A magistrate has condemned the actions of a Ballarat man who pawned more than $25,000 worth of laptops, iPads and other technology from his employer and contributed to the demise of his business.
Alan Jones, 34, pleaded guilty to selling $25,300 worth of Eureka ICT's property for his own financial gain at the Ballarat Magistrates Court on Thursday.
Magistrate Pauline Spencer sentenced Jones to a 12-month community corrections order with a requirement he complete 250 hours of community work and pay $15,000 restitution to Eureka ICT.
She referenced the impact on the victim, his family and his business in her sentencing remarks.
"You need to give back to the community for what you have taken," Ms Spencer said.
"The message I need to send to you and the community is if you are in a position of trust, you cannot breach that trust."
You have pleaded guilty and are sorry for what you have done, although sorry is pretty empty when it can't get his business back.Magistrate Pauline Spencer
Police prosecutor Leading Senior Constable Simon Pearce told the court Jones was provided with various items by the company, including an Apple Watch, for business and personal use when he was employed by Eureka ICT in January 2018.
He said when the company conducted an audit of items in November 2018, Jones did not present the Apple Watch when asked.
The victim made a lost property to report to police on November 26, 2018, and the watch was located at Cash Converters.
"The accused told the victim he had sold the watch by mistake," Leading Senior Constable Pearce said.
Eureka ICT terminated Jones' employment, and further audits showed one Apple Watch, nine iMac computers, two Macbook Airs, two Macbook Pros, one Airport Hub, one iPad with Apple Pencil and a HP laptop to the value of $25,300 had also been sold at Cash Converters in Ballarat and Sunshine between April and October 2018.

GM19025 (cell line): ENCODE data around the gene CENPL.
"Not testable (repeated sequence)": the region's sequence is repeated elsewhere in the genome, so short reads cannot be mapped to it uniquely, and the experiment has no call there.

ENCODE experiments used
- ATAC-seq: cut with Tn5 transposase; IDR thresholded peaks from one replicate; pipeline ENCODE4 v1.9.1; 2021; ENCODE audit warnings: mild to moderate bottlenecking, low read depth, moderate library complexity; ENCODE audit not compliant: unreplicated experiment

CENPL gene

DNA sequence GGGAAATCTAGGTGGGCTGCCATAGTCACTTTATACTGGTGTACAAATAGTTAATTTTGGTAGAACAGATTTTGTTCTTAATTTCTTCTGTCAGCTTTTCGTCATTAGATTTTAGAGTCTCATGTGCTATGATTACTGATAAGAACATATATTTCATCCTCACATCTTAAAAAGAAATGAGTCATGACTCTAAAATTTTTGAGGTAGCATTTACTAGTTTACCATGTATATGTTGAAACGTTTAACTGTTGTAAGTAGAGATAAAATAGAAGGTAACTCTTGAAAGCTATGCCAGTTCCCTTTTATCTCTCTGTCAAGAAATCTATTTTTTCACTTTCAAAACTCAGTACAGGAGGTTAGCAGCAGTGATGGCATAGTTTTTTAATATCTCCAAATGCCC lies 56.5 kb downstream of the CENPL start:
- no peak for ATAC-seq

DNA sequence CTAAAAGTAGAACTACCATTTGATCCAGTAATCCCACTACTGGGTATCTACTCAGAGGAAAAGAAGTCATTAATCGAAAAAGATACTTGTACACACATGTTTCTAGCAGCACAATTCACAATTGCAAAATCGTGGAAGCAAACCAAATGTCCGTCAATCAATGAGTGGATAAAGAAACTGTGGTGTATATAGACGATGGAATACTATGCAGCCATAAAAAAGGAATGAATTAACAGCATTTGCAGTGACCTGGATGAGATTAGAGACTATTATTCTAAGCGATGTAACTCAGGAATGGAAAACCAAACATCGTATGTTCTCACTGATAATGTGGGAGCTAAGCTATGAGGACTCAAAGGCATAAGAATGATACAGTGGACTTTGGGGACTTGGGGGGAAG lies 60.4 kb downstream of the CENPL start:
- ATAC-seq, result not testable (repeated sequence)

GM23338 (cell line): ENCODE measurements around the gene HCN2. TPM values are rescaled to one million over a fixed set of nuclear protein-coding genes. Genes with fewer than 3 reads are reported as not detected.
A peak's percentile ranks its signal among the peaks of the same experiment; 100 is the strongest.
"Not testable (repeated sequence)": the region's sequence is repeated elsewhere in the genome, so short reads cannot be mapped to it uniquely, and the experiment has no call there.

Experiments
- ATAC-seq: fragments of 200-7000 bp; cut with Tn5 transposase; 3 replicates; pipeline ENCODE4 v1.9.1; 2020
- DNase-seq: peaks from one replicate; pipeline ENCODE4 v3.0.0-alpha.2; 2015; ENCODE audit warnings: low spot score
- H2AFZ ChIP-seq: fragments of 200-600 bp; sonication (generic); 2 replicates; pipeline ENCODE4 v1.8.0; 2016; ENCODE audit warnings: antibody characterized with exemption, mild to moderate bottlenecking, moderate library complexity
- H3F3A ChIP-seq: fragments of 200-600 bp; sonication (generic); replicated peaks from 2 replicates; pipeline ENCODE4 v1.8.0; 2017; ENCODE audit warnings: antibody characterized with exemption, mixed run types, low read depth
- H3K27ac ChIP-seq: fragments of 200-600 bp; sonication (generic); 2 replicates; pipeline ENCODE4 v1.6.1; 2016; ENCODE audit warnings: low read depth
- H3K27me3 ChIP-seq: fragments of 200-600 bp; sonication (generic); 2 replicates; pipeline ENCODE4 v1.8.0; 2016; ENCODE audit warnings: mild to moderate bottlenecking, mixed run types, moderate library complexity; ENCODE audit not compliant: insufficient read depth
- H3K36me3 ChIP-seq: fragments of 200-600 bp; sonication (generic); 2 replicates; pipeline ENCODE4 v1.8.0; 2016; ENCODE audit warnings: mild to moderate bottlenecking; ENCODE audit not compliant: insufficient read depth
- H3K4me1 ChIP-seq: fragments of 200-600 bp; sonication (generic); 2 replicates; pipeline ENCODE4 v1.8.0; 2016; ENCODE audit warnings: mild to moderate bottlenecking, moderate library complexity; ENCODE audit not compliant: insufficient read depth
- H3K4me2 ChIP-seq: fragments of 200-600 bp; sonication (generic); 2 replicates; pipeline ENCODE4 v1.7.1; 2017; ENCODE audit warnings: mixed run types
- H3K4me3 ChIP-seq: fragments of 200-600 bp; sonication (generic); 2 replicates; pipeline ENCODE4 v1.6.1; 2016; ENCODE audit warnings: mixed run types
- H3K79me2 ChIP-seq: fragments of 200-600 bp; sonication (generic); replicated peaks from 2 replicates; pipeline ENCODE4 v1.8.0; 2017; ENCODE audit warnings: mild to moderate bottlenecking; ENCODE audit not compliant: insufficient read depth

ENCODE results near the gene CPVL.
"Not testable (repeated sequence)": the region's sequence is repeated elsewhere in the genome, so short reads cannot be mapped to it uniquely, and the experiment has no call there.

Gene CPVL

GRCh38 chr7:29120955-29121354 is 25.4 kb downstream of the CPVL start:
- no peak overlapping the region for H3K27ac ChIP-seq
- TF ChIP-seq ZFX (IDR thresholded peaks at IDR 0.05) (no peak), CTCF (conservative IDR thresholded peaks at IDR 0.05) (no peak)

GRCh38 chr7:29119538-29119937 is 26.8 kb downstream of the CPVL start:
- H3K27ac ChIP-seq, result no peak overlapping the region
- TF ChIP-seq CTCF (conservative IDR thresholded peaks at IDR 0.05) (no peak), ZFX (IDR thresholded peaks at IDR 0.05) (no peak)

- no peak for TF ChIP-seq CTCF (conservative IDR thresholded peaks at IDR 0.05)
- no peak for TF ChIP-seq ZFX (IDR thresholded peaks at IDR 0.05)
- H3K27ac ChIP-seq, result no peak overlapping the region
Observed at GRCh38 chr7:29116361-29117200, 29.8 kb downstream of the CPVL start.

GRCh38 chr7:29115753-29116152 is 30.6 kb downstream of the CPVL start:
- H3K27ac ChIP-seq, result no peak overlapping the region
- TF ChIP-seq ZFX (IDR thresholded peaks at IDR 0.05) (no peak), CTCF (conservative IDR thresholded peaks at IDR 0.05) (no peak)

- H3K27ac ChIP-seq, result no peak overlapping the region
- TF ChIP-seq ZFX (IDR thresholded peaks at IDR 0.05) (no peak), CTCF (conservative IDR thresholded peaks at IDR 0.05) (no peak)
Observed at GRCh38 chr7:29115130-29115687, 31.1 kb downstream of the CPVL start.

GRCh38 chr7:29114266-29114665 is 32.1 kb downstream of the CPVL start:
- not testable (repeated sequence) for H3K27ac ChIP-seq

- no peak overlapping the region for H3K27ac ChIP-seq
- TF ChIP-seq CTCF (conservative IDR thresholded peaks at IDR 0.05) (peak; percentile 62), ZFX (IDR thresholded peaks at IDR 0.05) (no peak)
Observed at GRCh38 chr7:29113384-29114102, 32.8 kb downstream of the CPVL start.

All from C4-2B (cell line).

Police said when Jones was arrested on December 7, 2018, he admitted he did not have permission to sell the items, and referenced financial strain, depression, anxiety and stress as some of the reasons for the theft.
A victim impact statement from the director of Eureka ICT, who was present in court, was presented to the magistrate.
"I can see this has had a significant impact on you and your family and will continue to do so for some time given stress levels and the financial repercussions on your family," Ms Spencer said.
Defence lawyer Manny Brennan told the court Jones' offending was unsophisticated, not particularly profitable and almost had a flavour of 'self-sabotage' - the amount he took home from the sales was just over $3500.
"It was obviously a ticking time bomb which shows Jones at that time was not thinking straight," Mr Brennan said.
"He describes himself as having depression and anxiety with the financial stresses of wanting to provide for his family that have been bubbling away during the offending."
It was obviously a ticking time bomb which shows Jones at that time was not thinking straight.Manny Brennan, defence lawyer
Mr Brennan said while Jones had a solid work history with two years at IBM and nine years at JB HiFi before starting with Eureka ICT, he has not been able to find employment since the offending and is now self-employed.
He also told the court of Jones' good character shown, through references from former colleagues at JB HiFi, and his feelings of remorse.
In her sentencing remarks, Ms Spencer said Jones' actions have had a big impact because they were a serious breach of trust.
"You were brought into a family business. He brought you into his inner circle and you really breached that trust," she said.
"The loss of items have had a big impact on his business, he has had to merge and restructure - it was the straw the broke the camel's back.
"It is a small town and he has been shunned by a lot of people who have seen you as the victim of this. He and his family feels shunned.
"This has also had an impact on you. It will have an impact on your ability to earn an income and will be on your record forever.
"You have pleaded guilty and are sorry for what you have done, although sorry is pretty empty when it can't get his business back."
Jones was convicted of three charges including obtaining property by deception.
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